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The Dow Jones (DJIA) last week ignored the worst US jobs report in history as if it were of no concern because investors hope the coronavirus crisis is here on a short-term stay. Some argue in the market’s defense that the Dow has already discounted bad jobs reports. I say investors have not even begun […]
It was the best of times, it was the worst of times. April closed as the best month for the US stock market since the V-shaped recovery that followed the Black Monday stock market crash of 1987. April also delivered the deepest, broadest economic collapse of any month in history.
FedMed proved dead awhile ago with the whole Bulls team looking dead on the field, until Team Trump, the owner’s club, joined Coach Powell. Then Powell’s coaching team upped its game; and, finally, the Wall Street Bulls revived. “Big deal!” the Bears now yell. “Let’s get back to playing ball!”
Today the bulls did it it again. This market remains deeply entrenched in denial, soaring even as unemployment soars higher toward the grand summits of the Great Depression and with certain knowledge that many jobs will not return.
Monday was nothing but a dead-bull bounce … after bounce … after bounce, which means there is plenty of punishment to come. Pure testosterone drove the market’s rise, fed by nothing but the weak premise that New York’s drop in the coronavirus death rate for a single night meant the worst is behind us.
I don’t like just preaching to the choir. So, as I work on articles on this site, part of my mission is also to comment on articles on permabull sites to vainly see if it is possible to pound some sense into them. While I know it is not, the following is an amazing example […]
The emphasis has to be on HOG as they squeal for corporate welfare and push their snouts into the trough. One hedge hog says the government needs to bail out all businesses by paying all wages so companies that depleted all cash don’t have to pay to retain all workers:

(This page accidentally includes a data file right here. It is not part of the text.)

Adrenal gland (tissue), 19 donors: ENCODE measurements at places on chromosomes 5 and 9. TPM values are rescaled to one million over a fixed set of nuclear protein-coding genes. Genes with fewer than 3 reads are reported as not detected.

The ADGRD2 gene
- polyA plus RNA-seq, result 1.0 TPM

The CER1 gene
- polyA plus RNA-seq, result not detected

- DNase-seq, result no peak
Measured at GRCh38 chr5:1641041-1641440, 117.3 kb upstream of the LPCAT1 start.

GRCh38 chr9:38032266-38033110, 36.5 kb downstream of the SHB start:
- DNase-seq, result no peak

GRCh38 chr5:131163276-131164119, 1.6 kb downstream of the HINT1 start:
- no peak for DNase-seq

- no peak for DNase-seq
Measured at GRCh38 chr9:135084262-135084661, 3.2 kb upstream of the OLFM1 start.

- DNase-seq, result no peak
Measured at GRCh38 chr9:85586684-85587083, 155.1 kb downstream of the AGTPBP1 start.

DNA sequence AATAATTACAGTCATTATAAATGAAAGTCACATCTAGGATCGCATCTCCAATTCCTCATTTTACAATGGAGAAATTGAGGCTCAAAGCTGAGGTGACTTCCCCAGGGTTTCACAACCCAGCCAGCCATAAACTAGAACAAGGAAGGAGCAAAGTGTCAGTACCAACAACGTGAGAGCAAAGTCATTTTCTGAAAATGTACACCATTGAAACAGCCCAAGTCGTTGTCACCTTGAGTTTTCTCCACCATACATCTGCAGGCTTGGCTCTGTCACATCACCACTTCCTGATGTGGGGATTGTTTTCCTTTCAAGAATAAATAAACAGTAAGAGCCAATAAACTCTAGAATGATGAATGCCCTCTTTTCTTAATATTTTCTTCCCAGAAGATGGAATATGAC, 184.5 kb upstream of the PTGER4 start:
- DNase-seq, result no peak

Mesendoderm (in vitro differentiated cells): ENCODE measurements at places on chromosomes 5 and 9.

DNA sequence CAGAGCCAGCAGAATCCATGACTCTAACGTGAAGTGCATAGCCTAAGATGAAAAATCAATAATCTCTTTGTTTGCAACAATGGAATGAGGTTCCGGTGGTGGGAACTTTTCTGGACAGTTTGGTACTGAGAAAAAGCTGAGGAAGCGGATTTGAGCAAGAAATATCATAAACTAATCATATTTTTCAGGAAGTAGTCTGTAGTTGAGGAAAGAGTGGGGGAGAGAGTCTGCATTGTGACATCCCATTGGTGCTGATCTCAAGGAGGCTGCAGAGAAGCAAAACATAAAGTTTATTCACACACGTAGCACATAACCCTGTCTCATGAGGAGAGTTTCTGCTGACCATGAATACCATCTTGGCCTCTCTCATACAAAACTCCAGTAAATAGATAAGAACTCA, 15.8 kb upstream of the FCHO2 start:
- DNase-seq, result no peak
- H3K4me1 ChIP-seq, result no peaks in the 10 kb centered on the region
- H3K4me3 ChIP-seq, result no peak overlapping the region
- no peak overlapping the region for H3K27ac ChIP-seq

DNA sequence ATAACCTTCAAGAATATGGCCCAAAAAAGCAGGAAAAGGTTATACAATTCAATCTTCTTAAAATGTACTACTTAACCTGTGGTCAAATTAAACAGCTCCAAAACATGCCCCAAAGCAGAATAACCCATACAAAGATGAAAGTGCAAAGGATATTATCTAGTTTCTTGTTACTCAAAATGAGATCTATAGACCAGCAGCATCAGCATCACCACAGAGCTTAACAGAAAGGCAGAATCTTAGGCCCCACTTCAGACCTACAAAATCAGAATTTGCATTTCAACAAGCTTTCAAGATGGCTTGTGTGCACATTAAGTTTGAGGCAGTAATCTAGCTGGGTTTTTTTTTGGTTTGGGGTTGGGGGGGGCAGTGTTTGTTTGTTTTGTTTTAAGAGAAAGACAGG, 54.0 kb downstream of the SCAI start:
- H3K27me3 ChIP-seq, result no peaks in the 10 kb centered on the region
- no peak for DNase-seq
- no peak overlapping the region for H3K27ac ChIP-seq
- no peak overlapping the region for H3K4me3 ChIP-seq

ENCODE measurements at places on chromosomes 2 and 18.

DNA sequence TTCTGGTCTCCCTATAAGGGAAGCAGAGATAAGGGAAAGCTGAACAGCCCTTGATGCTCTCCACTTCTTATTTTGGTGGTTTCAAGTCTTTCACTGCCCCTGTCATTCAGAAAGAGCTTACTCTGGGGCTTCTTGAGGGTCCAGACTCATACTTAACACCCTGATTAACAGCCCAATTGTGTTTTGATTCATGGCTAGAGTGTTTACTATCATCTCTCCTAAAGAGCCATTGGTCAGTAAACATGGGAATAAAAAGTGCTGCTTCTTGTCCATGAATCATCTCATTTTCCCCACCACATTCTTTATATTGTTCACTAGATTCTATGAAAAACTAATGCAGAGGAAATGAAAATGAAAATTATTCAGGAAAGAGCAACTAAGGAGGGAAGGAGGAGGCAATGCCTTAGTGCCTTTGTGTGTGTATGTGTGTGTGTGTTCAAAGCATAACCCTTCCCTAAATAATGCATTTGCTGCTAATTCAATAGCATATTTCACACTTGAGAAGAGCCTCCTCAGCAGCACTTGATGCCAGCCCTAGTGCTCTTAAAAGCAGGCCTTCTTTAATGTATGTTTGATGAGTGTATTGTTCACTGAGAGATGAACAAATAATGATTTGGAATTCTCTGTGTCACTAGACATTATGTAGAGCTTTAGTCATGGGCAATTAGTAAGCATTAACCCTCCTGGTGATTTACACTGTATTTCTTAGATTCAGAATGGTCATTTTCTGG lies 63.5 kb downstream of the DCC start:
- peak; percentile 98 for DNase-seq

You can only be so dead, and that’s just “plain dead.” But there is also Feddy Krueger dead. The kind of dead that keeps on happening like a demonic death that won’t stay dead. It is in that nightmarish Elm St. light that I’m going to review the Federal Reserve’s death.
The economy was already heaving in the toilet before COVID-19 dropped the lid on its head and sat on it. Sales, revenue, real earnings, manufacturing, and finally the services industry had all puked. Last week, stocks got the Great Flush as the market went down with the economy.
It just can’t get bad enough, and I can ‘t write fast enough. The headlines at the end of the week are now stunning, so I’m going to share several of them along with some quotations from the bawling and dying market bulls. In just one week, this has become the fastest stock market plunge […]
During its brief and utterly failed attempt to reduce its balance sheet (called quantitative tightening), the Federal Reserve only rolled off securities at a rate of $50 billion a month. It is now purchasing US treasuries at a rate of more than $55 billion a month:
Did you know Dr. Frankenstein created a monster that stays alive to this day by eating zombies? Neither did the zombies. Neither, apparently, did Dr. Frankenstein. In fact, the zombies, being braindead as zombies are, do not realize that they are also keeping alive the diabolical doctor who made the monster that is eating them.
That didn’t take long. I just published an article showing how the Fed had responded with a quarter of a trillion dollars to save the economy from what it claimed was a mere blip. Since then, the recession-causing Repocalypse I’ve warned of has roared around the world, forcing the Fed to amplify its response again. […]
I spend much time criticizing the outlandish economic foolishness I see throughout the global economy and especially in the US economy (because the US economy is the one I am familiar with as a direct participant). Those who criticize need to be able to offer solutions. I have real, sustainable economic recovery ideas, but I […]